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FSMA: What Every Food Industry Executive Should Do & Why

Written by Michael A. Walsh on June 23, 2017

With six of the seven rules implemented under the 2011 Food Safety Modernization Act (FSMA) currently being enforced, what should you know and do? Here are some considerations for facilities that manufacture, pack, process, hold, label, transport or sell food products:

Is your product what it purports to be? Many product recalls are caused by unlabeled allergens or other unlabeled ingredients. While you may rely on manufacturing documents, from time to time, you should review finished product testing results to ensure the accuracy of your product labeling.

Is your supplier what it purports to be?  While you may rely on reputation and prior experience, from time to time you need to independently verify that your suppliers are compliant with the law, because if your supplier is not compliant, neither are its products.

Are your documents in order? You should be able to demonstrate whether you are subject to or exempt from each of the six (seven in July 2018) FSMA rules, and prove what you are doing to ensure that you and your suppliers are compliant. For example:

  • Are you or your suppliers subject to the Current Good Manufacturing Practice, Hazard Analysis, and Risk-Based Preventive Controls for Human Food (PC Rule)? If so, does the Food Safety Plan meet FDA requirements, including CGMP, preventive controls, and supply chain program and records requirements?
  • Do you or your suppliers directly import ingredients or finished products?  The importer of records must have a Foreign Supplier Verification Program (FSVP).  If you or your supplier purchase items from the importer can you document steps taken to ensure the importer complied?
  • If you or your suppliers deal in anything other than finished products in sealed packages not subject to temperature control, have you reviewed your vendor and freight contracts and verified your compliance with the Sanitary Transportation of Human and Animal Food (SFT) Rule?
  • Do you, your suppliers, and vendors have the necessary state and county permits and licenses?
  • Are you and your suppliers required to be registered with the Food and Drug Administration (FDA)?
  • Do you have any documents demonstrating that promotional materials, whether written, broadcast, or online, do not possess claims that render products misbranded?

Why does having this evidence matter for senior executives?  There are two reasons: (1) the Department of Justice’s position on pursuing executives as stated in the now infamous “Yates Memo” and (2) the Park Doctrine, a no-fault criminal prosecution doctrine.

The Park Doctrine evolved from a 1943 Supreme Court opinion that permits the government to pursue criminal and civil claims against senior executives for violations of the Food Drug and Cosmetic Act (FDCA).  There have been numerous writings in recent years regarding the “Park Doctrine,” which is named after the owner of a food plant and allows the government to hold company principals criminally and civilly liable for the acts of those who work under them.  In U.S. v Park, the Supreme Court observed:

“the [FDCA] imposes the highest standard of care and permits conviction of responsible corporate officials who, in light of this standard of care, have the power to prevent or correct violations of its provisions.” 421 U.S. 658, 676 (1975).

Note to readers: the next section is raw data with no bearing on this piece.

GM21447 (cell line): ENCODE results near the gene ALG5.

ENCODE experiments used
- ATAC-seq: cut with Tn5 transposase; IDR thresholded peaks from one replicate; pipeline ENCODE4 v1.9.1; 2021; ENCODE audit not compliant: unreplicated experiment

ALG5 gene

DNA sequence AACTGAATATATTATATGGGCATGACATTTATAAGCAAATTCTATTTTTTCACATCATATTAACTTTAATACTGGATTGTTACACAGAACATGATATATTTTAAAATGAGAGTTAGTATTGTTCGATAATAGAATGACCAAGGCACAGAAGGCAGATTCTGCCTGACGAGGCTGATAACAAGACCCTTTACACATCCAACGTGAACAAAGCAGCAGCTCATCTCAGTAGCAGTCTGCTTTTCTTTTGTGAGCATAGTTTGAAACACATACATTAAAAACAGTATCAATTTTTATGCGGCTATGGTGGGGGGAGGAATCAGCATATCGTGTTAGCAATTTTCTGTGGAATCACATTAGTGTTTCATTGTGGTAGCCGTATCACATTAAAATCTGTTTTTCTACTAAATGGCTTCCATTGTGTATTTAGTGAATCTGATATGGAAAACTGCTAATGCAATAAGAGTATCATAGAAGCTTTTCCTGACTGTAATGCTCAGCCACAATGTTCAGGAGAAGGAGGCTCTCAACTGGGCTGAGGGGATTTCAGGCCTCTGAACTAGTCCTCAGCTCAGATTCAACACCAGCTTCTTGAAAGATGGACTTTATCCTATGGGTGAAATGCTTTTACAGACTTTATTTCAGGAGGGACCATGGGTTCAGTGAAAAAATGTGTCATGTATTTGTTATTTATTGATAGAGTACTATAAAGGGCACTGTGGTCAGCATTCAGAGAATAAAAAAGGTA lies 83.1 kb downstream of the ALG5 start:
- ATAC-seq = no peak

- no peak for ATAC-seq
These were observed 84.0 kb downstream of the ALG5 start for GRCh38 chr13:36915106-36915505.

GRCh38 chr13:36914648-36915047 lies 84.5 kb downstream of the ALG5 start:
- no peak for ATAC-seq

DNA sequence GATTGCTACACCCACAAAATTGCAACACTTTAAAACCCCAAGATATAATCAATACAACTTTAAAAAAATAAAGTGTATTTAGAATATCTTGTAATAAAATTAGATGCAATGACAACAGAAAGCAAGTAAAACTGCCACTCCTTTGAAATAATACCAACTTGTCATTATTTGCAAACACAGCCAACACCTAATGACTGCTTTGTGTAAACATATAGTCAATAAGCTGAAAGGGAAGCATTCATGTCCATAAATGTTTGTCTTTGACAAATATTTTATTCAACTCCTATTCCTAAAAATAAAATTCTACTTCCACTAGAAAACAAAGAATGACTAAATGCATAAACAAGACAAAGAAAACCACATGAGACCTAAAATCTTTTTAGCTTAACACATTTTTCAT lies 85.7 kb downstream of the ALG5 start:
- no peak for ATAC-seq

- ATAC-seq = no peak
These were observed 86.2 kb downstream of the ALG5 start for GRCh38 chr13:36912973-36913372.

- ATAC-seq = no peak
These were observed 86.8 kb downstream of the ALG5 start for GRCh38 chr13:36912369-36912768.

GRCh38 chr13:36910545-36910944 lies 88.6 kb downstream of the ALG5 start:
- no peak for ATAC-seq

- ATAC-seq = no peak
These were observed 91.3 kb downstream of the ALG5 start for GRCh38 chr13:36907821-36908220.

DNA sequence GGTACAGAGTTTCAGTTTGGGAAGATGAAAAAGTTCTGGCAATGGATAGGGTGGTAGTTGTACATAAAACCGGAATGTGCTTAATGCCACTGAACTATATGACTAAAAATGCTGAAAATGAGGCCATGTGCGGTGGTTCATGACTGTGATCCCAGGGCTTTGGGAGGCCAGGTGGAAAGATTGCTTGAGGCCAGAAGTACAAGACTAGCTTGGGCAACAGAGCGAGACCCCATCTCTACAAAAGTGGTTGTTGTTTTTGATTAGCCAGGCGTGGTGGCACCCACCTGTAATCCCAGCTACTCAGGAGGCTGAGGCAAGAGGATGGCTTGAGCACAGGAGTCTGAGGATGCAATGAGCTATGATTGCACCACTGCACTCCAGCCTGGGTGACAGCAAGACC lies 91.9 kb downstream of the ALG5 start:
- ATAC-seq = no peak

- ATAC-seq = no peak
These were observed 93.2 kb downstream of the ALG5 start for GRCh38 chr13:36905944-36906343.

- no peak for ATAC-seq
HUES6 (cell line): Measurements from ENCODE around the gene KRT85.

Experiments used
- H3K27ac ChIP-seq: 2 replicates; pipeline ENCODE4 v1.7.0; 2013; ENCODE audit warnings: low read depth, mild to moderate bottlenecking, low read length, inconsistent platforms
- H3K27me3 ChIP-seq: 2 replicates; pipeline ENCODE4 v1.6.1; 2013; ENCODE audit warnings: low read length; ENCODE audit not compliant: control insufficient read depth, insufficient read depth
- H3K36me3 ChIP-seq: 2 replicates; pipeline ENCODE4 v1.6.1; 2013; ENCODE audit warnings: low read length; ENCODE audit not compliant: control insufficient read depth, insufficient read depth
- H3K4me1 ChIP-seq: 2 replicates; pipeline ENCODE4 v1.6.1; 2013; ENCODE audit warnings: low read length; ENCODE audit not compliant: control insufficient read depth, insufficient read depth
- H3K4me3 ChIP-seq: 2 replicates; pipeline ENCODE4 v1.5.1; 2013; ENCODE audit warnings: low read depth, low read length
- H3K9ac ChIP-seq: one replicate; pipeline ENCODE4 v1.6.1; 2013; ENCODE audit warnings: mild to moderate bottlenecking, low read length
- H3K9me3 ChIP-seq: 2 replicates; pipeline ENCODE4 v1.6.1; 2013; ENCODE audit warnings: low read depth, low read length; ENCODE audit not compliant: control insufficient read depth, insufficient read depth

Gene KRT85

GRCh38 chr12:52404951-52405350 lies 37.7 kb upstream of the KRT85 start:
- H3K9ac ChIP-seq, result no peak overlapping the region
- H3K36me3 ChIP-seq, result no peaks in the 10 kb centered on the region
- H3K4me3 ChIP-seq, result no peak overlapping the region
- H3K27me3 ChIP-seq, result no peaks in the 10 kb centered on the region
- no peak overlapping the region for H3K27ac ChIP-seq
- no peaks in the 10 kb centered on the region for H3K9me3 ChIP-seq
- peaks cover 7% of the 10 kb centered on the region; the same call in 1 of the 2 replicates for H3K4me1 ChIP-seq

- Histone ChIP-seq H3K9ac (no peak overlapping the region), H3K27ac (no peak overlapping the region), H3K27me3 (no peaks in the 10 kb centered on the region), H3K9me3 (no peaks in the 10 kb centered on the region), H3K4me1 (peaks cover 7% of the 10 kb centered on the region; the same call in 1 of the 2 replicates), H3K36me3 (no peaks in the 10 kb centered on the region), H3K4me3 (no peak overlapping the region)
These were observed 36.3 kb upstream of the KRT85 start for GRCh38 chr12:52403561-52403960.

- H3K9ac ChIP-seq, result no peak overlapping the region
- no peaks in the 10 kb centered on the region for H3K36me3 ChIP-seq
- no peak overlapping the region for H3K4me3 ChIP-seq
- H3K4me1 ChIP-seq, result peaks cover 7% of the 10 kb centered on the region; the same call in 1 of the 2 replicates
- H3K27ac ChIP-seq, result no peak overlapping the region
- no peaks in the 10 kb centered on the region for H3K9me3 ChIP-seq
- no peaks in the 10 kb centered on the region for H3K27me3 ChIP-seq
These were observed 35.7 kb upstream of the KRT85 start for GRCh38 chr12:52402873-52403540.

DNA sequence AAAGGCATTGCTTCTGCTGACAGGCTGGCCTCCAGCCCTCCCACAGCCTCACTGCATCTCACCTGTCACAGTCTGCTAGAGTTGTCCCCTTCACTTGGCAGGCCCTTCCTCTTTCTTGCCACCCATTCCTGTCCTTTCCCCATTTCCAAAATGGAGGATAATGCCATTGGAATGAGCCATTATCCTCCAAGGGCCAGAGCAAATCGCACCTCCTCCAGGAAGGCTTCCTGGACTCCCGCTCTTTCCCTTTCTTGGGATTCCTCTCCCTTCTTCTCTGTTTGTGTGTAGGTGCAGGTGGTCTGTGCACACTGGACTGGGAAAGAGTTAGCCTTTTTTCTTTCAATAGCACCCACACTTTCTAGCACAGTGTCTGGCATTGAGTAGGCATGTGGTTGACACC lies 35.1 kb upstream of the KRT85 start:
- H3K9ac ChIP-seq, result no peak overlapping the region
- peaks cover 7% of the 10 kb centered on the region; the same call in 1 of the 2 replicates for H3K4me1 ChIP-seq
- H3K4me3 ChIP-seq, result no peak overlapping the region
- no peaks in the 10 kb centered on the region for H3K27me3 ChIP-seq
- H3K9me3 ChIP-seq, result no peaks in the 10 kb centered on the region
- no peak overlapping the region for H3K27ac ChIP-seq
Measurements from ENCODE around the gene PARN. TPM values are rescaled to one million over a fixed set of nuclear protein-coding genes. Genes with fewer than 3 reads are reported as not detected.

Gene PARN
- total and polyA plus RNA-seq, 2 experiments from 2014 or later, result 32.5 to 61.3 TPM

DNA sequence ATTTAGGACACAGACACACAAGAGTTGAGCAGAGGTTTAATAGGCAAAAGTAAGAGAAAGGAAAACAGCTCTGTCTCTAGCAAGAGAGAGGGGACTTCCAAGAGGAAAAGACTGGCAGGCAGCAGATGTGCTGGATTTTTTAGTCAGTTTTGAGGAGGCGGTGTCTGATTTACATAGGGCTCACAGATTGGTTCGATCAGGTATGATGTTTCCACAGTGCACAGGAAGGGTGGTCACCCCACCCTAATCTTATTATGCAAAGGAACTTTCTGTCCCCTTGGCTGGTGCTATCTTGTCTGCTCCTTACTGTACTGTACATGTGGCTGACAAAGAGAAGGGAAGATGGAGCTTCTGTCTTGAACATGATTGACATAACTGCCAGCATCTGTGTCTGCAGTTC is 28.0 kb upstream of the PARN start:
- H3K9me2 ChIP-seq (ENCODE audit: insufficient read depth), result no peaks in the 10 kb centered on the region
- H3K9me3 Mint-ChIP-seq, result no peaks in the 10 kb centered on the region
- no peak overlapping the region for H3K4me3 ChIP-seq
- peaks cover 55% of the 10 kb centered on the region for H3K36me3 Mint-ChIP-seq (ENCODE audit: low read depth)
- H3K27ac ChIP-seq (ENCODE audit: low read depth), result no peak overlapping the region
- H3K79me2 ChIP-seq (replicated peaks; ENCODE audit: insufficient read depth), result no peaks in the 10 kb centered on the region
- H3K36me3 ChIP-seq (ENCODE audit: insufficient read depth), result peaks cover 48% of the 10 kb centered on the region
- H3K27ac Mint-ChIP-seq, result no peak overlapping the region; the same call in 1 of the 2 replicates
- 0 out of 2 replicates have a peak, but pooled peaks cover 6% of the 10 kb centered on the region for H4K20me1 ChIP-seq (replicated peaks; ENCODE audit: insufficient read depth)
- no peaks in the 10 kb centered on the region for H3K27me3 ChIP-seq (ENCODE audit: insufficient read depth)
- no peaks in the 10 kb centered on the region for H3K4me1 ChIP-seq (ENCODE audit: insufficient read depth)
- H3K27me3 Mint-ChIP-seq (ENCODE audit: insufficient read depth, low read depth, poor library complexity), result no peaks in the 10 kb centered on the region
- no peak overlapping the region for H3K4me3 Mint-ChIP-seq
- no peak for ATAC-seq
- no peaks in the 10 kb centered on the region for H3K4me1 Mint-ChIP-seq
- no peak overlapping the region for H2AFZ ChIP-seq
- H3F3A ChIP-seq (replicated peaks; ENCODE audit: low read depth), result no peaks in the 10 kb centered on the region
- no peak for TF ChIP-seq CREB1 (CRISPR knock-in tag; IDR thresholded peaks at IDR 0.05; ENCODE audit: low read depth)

This doctrine was responsible for sending the owners and a number of junior employees at the Peanut Co. of America to jail. Despite the hope that a new administration might change direction in how it enforces the FDCA, the government recently filed a brief with the Supreme Court in response to a petition in U.S. v DeCoster in which the defendants (senior executives of a food facility) sought to overrule Park on Due Process grounds.

In its opposition brief at the Supreme Court, the government reiterated the rule in Park stating that:
“[f]or more than 70 years, this Court has construed the FDCA to impose criminally enforceable legal duties not merely on the lower-level employees who physically produce, package, and ship a covered product, but also on corporate officials who control the production and distribution process.” Brief at 23.

In response, the Supreme Court denied the petition and two food industry executives were sentenced to jail for eighteen months on a misdemeanor plea. When the Park Doctrine is coupled with the DOJ’s position stated in the Yates Memo that the government will pursue criminal charges against individuals in cases involving corporate wrongdoing, senior executives have good reason to take heed and ensure they document compliance.

Conclusion. The FDA refers to FMSA as a paradigm shift for regulating food in the U.S. as the law focuses on “prevention” of food borne illness as opposed to a pre-FSMA focus on responding to outbreaks and the allocation of responsibility.  This paradigm shift to prevention places duties on supply chain participants to ensure not only their own compliance, but the compliance of their suppliers. The days of simply conducting a root cause, finding culpable parties and relying on contractual indemnification is no longer sufficient.  Today, executives must be able to demonstrate that policies and procedures are in place to ensure the compliance of suppliers, and that those policies and procedures are followed.

There is a common saying in FDA regulated industry: “If it isn’t written down, it didn’t happen.” A corollary statement is “If it is written down, you better do it.”  FSMA essentially codifies these notions.  Today under FSMA, the rules require those in the supply chain to have written procedures and the new paradigm requires participants to ensure that they and their suppliers actually dowhat the rules require.


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